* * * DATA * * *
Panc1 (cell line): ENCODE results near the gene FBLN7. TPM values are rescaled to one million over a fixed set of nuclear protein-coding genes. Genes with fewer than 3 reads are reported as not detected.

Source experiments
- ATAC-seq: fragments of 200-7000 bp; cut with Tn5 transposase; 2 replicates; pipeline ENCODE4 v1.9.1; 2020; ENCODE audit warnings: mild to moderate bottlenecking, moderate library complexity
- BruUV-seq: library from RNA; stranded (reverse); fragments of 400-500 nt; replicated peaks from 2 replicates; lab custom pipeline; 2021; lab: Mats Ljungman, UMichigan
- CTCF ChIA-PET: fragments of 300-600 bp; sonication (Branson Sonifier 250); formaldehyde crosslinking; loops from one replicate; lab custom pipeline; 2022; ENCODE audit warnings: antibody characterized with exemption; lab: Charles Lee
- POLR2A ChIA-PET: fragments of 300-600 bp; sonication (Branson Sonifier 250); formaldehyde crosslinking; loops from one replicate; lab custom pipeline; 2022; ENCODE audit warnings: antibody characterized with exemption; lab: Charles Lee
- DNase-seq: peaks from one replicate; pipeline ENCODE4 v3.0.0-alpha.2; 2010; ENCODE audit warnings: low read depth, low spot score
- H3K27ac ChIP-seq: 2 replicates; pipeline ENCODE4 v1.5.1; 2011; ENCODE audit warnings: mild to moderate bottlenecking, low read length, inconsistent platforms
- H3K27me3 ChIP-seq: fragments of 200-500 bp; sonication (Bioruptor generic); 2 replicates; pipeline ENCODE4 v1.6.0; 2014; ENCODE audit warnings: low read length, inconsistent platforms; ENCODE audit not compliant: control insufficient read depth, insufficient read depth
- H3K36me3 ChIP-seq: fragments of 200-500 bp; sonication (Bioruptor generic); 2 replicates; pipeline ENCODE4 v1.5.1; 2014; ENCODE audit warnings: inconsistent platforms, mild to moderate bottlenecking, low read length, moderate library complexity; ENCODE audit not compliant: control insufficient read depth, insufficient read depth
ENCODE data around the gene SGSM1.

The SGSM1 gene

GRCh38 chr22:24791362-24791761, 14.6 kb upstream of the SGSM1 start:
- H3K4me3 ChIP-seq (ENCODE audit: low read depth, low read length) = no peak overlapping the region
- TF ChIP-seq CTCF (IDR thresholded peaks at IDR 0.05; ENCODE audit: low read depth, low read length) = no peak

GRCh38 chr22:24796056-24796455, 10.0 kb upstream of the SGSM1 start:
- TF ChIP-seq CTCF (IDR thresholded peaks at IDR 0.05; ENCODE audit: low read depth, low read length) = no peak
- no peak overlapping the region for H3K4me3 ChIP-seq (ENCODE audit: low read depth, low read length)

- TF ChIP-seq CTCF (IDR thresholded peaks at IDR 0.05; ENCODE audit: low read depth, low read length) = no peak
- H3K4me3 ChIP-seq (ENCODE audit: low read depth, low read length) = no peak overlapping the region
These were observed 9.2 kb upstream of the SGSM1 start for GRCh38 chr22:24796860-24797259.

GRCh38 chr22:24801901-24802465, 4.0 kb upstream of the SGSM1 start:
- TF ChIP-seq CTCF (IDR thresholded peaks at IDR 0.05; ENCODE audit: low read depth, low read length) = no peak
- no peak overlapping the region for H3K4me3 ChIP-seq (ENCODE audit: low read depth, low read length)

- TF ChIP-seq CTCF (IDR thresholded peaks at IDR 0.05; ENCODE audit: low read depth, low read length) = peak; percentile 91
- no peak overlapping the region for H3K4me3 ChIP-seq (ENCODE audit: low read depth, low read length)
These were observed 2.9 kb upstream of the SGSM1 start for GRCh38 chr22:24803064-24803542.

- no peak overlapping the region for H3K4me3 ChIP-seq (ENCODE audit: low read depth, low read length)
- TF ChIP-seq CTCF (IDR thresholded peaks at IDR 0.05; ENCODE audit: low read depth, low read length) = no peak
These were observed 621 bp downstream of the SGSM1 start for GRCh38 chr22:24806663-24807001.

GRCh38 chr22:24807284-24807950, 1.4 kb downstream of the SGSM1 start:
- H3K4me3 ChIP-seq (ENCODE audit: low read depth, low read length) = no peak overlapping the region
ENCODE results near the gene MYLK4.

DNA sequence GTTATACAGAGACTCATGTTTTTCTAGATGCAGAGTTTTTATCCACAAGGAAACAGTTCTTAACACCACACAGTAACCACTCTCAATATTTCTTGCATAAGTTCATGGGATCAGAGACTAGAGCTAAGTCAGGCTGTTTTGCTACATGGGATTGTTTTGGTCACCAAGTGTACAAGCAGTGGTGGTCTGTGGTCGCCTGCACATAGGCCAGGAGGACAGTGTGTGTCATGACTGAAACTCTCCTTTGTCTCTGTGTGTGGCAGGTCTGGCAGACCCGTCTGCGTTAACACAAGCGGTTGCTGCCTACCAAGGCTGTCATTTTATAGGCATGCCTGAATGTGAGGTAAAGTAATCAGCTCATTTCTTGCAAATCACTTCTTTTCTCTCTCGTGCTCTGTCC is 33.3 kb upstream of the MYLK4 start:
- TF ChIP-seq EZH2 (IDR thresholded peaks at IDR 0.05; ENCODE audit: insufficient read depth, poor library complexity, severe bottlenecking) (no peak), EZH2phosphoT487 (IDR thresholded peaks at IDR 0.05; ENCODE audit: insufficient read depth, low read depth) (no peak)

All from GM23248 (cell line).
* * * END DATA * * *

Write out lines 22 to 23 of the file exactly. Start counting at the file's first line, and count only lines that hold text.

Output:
GRCh38 chr22:24801901-24802465, 4.0 kb upstream of the SGSM1 start:
- TF ChIP-seq CTCF (IDR thresholded peaks at IDR 0.05; ENCODE audit: low read depth, low read length) = no peak